Emigration from Uruguay

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Departure terminal of Carrasco International Airport, one of the main departure points of Uruguayan emigrants.

Emigration from Uruguay is a migratory phenomenon that has been taking place in Uruguay since the early 20th century.

Overview[edit]

Emigration from Uruguay began timidly about a century ago, but experienced a significant increase since the 1960s. Successive economic crises (notably in 1982 and 2002), plus the small size of the country's economy and population, were decisive factors that pushed thousands of Uruguayans out of their country of birth; economic migrants went mainly to other Spanish-speaking countries with bigger economies.[1] Being Uruguay a country with a relatively well-developed educational system and free access to the University of the Republic, many Uruguayan professional graduates and scholars found their country too small to achieve their own goals, which resulted in a brain drain.[1] And there was also a political factor: the 12-year-long military dictatorship provoked that many Uruguayans went into exile due to ideological reasons, in the context of the Cold War.[1]

Destinations[edit]

The main receptors of Uruguayan emigration are: Argentina, Brazil, the United States, Canada, Australia; in Europe: Spain (over 40,000 as of 2011),[1] Italy, France, and Portugal. During the military dictatorship, some exiled Uruguayans migrated to Mexico, Venezuela, Sweden, Germany, etc. Further, a significant number of Uruguayan Jews (almost 10,000) emigrated to Israel between 1950 and 2000 as part of the Aliyah.[2]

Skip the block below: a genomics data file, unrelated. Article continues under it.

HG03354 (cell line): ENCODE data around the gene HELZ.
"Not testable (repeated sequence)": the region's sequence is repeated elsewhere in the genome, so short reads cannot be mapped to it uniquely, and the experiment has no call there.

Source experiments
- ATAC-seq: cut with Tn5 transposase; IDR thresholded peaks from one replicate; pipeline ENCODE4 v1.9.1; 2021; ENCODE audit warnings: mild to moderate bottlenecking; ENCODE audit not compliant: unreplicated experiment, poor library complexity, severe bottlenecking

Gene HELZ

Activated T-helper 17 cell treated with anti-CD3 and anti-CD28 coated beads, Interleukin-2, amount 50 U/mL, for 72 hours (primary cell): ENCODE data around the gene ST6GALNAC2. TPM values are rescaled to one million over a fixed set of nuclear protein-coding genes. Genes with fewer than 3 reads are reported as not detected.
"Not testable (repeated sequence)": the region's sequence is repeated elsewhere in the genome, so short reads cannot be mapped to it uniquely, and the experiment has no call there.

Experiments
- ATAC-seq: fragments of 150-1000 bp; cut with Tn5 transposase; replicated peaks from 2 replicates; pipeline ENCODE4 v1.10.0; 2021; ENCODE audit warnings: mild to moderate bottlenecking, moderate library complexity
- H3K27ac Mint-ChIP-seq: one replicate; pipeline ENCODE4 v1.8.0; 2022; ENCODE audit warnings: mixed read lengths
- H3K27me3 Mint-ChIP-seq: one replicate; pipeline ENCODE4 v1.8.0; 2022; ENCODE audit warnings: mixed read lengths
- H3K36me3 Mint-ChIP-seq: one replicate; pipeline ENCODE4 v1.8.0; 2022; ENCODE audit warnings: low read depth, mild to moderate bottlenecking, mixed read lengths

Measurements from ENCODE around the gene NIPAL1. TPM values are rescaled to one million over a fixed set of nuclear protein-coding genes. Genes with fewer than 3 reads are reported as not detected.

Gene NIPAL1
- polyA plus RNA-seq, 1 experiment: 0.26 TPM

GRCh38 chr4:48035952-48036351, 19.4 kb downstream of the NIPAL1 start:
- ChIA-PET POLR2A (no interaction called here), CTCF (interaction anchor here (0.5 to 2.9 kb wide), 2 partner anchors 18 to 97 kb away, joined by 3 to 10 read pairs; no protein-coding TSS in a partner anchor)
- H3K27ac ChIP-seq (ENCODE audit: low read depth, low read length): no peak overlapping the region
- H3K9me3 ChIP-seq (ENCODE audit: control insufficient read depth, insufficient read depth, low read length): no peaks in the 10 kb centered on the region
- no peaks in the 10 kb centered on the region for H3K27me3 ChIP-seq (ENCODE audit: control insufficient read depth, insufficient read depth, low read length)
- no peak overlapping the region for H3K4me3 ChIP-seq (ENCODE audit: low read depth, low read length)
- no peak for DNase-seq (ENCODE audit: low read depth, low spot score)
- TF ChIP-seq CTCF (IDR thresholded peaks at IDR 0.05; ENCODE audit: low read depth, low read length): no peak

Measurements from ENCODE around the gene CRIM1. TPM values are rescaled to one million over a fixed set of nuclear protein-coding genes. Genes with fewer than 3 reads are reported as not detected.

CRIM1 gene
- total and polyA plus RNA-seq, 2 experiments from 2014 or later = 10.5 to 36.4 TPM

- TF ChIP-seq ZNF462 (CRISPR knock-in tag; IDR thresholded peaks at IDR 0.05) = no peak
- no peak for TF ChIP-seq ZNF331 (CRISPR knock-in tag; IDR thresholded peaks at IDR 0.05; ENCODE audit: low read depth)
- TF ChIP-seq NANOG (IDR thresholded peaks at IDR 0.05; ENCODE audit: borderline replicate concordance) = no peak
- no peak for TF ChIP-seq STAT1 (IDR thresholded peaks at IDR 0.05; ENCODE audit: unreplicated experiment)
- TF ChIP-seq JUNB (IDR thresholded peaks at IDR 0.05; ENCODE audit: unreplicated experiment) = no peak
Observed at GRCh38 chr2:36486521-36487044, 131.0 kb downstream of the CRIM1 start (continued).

Articulation[edit]

At the beginning of the 21st century was instrumented Departamento 20 ("Twentieth Department", in allusion to the 19 Departments into which the Uruguayan territory is divided), an instance of coordination and articulation for Uruguayans living abroad.[3]

The Consultative Councils (Spanish: Consejos Consultivos) are representative organizations of Uruguayans living abroad whose central role is linking them with the country in several forms; they were established by Law No. 18250 of January 2008.[4] They can be found in Argentina, Australia, Brazil, Canada, Chile, France, Greece, Italy, Mexico, Paraguay, Spain, Sweden, USA, and Venezuela.[5]

As of November 2013, the Uruguayan government plans to implement a project to link que qualified diaspora with technological sectors in Uruguay, especially in the biotechnology, information technology and renewable energies.[6]

Notable Uruguayans in the world[edit]

Many talented Uruguayans have succeeded on the international stage:

See also[edit]

References[edit]

  1. ^ a b c d "Uruguayans, the unknown migrants". CIPIE. Retrieved 27 October 2013.  (Spanish)
  2. ^ Magalí Werba; Enrique Horowitz. "Emigration of Uruguayan Jews". Retrieved 2013-11-01.  (Spanish)
  3. ^ "Departamento 20". Retrieved 28 October 2013.  (Spanish)
  4. ^ "Law 18250 about Uruguayans abroad". Parliament of Uruguay. 6 January 2008.  (Spanish)
  5. ^ "List of Consultative Councils of Uruguayans abroad". Retrieved 1 November 2013.  (Spanish)
  6. ^ "Qualified Uruguayan diaspora to be registered by the government". La República. 18 November 2013.  (Spanish)